“The problem, not just in CamSur [but for] everybody all over the country, is the problem with squatting and people not having homes. The problem of the province then was we had all the lands, Gawad Kalinga’s problem [was they] lacked lands. So we partnered with them,” he said.
These partnerships are also very pioneering in a sense that they happened even before the National Economic and Development Authority (Neda) released and implemented its JV guidelines.
Through the earlier partnerships with the private sector the LGU undertook, CamSur has since been able to meet and even exceed national targets particularly in meeting the Millennium Development Goals.
Based on the 2008 National Nutrition Survey of the Food and Nutrition Research Institute, CamSur was able to reduce its malnutrition rate by over 45 percent and has since been able to boost the Bicol Region’s economy to 8.2 percent in 2009, according to the Gross Regional Domestic Product data provided by the NSCB.
Data from the Neda Region V Regional Development Council show that through the CWC, CamSur attracted six out of every 10 tourists in Bicol and even emerged as the top tourist destination in the Philippines in 2009.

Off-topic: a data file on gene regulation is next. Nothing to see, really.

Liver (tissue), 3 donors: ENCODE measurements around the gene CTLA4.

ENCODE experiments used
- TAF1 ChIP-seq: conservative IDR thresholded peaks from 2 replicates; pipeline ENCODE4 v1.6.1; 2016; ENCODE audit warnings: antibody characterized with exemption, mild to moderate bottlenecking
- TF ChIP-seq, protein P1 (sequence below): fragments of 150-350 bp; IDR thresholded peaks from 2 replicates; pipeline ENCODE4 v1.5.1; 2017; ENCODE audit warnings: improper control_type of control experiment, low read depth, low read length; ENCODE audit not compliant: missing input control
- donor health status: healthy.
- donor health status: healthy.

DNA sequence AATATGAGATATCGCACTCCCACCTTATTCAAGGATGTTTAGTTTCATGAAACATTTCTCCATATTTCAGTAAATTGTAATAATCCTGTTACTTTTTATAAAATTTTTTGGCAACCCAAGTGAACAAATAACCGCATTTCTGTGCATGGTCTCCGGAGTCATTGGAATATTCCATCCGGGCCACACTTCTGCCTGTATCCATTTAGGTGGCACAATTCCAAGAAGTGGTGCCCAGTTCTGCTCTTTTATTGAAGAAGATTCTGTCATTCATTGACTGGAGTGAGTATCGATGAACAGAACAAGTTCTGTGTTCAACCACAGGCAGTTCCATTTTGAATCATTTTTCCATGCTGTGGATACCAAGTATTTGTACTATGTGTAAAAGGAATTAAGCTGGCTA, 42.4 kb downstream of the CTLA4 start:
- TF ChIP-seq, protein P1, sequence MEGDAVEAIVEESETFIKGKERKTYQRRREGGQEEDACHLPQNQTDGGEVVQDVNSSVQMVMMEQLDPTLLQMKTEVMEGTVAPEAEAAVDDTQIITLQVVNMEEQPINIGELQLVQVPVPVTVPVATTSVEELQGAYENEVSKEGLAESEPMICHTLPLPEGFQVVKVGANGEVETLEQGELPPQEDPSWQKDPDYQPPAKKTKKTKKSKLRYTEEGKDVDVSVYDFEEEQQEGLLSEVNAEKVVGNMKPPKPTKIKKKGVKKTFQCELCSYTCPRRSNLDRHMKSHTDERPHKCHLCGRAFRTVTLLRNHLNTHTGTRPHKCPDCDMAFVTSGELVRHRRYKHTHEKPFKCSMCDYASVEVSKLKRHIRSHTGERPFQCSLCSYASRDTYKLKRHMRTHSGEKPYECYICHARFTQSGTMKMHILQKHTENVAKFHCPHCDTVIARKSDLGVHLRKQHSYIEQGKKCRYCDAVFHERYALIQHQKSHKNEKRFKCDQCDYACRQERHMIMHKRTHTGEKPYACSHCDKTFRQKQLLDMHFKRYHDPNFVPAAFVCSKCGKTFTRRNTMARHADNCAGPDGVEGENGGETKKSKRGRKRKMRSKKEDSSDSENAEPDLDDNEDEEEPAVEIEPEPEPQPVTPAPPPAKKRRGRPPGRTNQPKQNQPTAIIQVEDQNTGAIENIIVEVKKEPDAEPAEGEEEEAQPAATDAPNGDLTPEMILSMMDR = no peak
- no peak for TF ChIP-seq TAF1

Villafuerte also proudly noted that the Commission on Audit (COA) ranked the province as the 10th richest province in the Philippines, from being 39th. Using 2007 data, CamSur’s net income reached P233.85 million and its total equity increased to P1.993 billion, COA said.
This despite the fact that the province derives most of its funds to develop all these projects from their Internal Revenue Allotment and borrowings from government financial institutions like the Development Bank of the Philippines (DBP).
The success of these projects resulted in higher revenues that allowed the local government to continuously meet its obligations. The DBP even gave the LGU a P2-billion credit line because of the viability of the projects that CamSur is investing in.
“We presented to DBP proposals for projects, additional projects for schools and roads, but we have income-generating projects like the IT park, [which] we financed through our DBP loan. [For] all the money we borrowed, the net effect was very positive so coming from that, we [thought we] should expand this concept,” Villafuerte said.
The first PPP LGU ordinance
In support of the cur-rent administration’s goal of pushing for PPPs to finance infrastructure projects, CamSur passed Ordinance 003 or An Ordinance Prescribing Guidelines and Procedures for Entering into Joint Venture Agreements with Private Entities Consistent with the Neda Guidelines on Joint Venture Agreements.
According to Villafuerte, around 95 percent of the local ordinance was based on the Neda JV guidelines, but some provisions were localized, such as the creation of a local JV Selection Committee (JV-SC) to evaluate and select a private-sector partner for a selected joint-venture undertaking.
The JV-SC is led by the Chairman, a third ranking officer in the province followed by a Secretary which will be assumed by a legal officer of the province; two LGU officers knowledgeable in finance and management and operation of the JV; and a representative from and selected by the Sangguniang Panlalawigan.